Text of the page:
The right to criticise

Mallam Nasir El-Rufai calls himself a Certified Ruffler of Feathers, and indeed, he has been ruffling the feathers of the current administration a lot in the last few weeks. The general public would assume however, that since Boko Haram -or whoever is using their name- have ruffled those feathers more vigorously for a lot longer, they deserve the undivided attention of the State Security Service.

This is not the case. Instead of devoting every available resource to the gathering of intelligence on the group, especially human intelligence, they somehow found a few spare men to arrest him at 5.25am, July 2nd at Abuja International Airport. In times past, we would have found out about this only the next day through the print media, but the power of a tweet is quickly supplanting them, to the extent that tomorrow’s news might as well be yesterday’s.

What crime did Mallam El-Rufai commit to warrant such VIP treatment from the SSS? Did he throw a bomb into a group of patrons at a beer parlour in Maiduguri? No. Did he detonate the bomb that went off at Police HQ? No. His crime was that he dared query the size of the nation’s defence budget, relative to the nation’s defencelessness. Ever since the elections ended, he has written a series of brutal critiques on a variety of platforms, pointing out the cold, hard facts of President Jonathan’s more than one year at the helm. In an attempt to counter him in the press, first George Kelly (Coordinator of ‘the Jonathan Project’, which published a quite flimsy advertorial in THISDAY yesterday), and Reno Omokri have resorted to personal attacks, scarcely addressing any of the issues raised. Perhaps, that is because there is simply no answer.

That having failed, the recourse is to barely disguised intimidation. It is a throwback to a darker, more sinister time we would rather forget. The SSS seems good for only two things: ‘screening’ ministerial nominees, and ‘inviting’ citizens for ‘chats’ at the Yellow House. It seems like our security agencies remain stuck on May 28, 1999. The quiet effectiveness necessary in a democracy is absent. Bombs are going off left and right, but no heads are rolling, no one is being brought to justice and those politicians who are supporting these groups remain unknown, yet the softest of targets remain the focus.

For quite some time, intolerance of dissenting views has been on the rise. Every valid issue that was brought up pre-election was successfully framed as North v South, Christian v Muslim and those-in-government v those-who-were-left-out. When inconsistencies and missteps continued to mount, Nigerians said: ‘we are voting for the man, not the party’.

The verdict on the direction of this administration cannot be passed for now, but one thing is clear: the arrest of Nasir El-Rufai is an utter disgrace even to this wasteful, inefficient and dysfunctional democracy we call our own. We had better pray (like we always do) that this is not a sign of things to come.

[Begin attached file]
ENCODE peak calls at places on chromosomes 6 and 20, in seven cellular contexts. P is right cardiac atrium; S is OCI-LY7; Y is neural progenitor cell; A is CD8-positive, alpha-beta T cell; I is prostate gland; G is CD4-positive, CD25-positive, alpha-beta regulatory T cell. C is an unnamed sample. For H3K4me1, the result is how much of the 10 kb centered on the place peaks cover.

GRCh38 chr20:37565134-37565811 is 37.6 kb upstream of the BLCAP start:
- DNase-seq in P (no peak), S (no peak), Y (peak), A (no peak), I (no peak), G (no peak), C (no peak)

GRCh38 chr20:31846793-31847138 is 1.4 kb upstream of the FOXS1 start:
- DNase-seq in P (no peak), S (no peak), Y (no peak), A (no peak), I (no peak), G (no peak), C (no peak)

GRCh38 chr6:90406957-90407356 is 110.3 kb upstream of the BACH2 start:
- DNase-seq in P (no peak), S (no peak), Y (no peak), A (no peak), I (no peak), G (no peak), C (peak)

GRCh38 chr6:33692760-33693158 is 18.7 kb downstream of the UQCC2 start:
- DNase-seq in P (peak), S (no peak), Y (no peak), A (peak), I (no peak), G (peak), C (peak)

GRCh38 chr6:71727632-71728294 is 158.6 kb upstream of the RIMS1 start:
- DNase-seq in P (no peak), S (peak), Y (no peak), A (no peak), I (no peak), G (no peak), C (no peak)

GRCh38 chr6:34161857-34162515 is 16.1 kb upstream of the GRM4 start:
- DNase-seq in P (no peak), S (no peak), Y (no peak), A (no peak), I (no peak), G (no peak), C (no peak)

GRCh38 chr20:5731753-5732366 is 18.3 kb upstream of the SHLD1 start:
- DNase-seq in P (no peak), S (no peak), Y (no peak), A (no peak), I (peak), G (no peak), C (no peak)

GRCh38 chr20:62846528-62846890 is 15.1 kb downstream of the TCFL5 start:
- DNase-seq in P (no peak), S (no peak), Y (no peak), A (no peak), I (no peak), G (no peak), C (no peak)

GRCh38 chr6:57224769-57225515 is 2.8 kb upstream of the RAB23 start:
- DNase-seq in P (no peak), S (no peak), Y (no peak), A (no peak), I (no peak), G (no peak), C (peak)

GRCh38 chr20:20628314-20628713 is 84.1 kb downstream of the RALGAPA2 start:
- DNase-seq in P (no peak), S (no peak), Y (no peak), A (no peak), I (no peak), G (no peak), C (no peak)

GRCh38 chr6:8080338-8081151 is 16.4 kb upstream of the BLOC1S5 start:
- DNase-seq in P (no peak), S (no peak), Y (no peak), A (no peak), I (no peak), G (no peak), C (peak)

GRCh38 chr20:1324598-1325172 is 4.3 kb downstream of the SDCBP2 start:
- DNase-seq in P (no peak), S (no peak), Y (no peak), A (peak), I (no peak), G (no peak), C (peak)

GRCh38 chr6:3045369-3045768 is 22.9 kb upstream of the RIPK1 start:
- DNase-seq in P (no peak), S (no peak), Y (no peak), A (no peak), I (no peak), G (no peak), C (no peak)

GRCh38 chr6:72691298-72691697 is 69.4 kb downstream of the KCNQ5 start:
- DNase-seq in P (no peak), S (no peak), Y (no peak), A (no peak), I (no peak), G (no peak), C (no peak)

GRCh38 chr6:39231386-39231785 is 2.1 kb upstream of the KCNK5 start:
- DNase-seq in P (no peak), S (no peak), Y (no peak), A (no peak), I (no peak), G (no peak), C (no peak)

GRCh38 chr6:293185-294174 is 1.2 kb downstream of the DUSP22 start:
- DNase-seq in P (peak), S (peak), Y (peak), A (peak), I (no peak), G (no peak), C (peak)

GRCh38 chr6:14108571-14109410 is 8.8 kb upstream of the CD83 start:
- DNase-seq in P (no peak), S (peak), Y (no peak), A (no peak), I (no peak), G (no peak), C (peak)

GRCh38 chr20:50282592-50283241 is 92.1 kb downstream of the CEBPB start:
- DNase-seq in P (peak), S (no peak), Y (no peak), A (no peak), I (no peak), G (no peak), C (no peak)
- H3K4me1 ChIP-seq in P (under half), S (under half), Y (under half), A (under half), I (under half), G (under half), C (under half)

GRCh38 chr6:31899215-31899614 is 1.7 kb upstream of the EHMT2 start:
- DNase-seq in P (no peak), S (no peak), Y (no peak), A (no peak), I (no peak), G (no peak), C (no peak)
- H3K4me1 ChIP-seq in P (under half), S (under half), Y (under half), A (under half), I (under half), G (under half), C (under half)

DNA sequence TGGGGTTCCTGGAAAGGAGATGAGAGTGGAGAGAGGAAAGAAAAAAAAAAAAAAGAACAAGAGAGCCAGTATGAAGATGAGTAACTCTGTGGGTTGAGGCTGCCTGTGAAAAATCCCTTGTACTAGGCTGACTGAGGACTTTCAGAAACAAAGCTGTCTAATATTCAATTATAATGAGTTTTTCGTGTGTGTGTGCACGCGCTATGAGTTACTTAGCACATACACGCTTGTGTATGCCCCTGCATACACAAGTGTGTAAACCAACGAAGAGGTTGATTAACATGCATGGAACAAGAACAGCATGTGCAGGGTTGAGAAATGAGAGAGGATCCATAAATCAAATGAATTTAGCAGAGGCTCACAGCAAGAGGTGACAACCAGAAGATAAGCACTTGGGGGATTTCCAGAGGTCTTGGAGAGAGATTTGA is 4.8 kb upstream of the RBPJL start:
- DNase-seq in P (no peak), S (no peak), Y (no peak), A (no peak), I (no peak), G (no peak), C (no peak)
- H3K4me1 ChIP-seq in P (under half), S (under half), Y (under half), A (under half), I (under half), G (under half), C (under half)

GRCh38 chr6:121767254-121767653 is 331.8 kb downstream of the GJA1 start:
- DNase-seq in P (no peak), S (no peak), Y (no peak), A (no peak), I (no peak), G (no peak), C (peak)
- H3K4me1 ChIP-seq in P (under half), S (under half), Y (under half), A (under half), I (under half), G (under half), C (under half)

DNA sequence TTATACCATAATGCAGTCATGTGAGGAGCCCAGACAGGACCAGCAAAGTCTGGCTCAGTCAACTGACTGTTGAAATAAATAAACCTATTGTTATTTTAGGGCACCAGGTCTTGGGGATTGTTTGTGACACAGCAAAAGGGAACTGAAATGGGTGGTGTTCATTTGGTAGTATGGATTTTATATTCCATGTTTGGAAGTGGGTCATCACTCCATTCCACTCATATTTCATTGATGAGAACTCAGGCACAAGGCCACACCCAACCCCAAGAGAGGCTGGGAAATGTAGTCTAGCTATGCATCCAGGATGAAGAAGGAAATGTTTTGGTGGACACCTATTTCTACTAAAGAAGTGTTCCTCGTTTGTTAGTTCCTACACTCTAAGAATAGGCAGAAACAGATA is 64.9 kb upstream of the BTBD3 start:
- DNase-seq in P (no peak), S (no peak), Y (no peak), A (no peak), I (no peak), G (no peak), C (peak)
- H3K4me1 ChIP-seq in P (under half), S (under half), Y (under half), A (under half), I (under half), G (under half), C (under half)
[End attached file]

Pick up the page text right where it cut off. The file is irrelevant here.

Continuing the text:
What gives agents of the state the right to deprive Nasir El-Rufai of his right to criticise the running of a country that he has served? Indeed, the insights of former government officials are important in understanding the motivations of those who control the levers of power. So long as they stick to the facts, their views will be a welcome addition to what should be an ongoing national conversation, a habit we badly need to cultivate in these climes.

This administration has only succeeded in increasing his already considerable profile, while they look small in the process. To get arrested, all Mallam El-Rufai had to do was stick to the facts and figures. Until those facts begin to change, this new policy of intimidation is a lose-lose situation. Until we reduce the mindless, zombie sycophancy practiced by jobbers, rent-seekers and outright charlatans so that we can, first of all, come to terms with where we are as a country, and have an honest intellectual debate about the solutions, we will continue to go round and round in circles.

The President will be better served by making the tough choices he needs to make for his four years to be a success. The reputation of our security agencies will also be improved by focusing all their attention and resources on issue number 1: disrupting, dismantling and defeating Boko Haram and other security threats, not waiting at airports like errand boys for opposition figures to enter the country. I hope another bomb doesn’t have to go off to remind them of this.

Oh wait. Another one went off yesterday.

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4 thoughts on “The right to criticise”

  1. May God save us from this sham we call democracy, if everyone who criticize(d) the government is either invited to a chat in the yellow house or pulled into the government to shut them up as we have seen this passed week, I wonder where we would end up.

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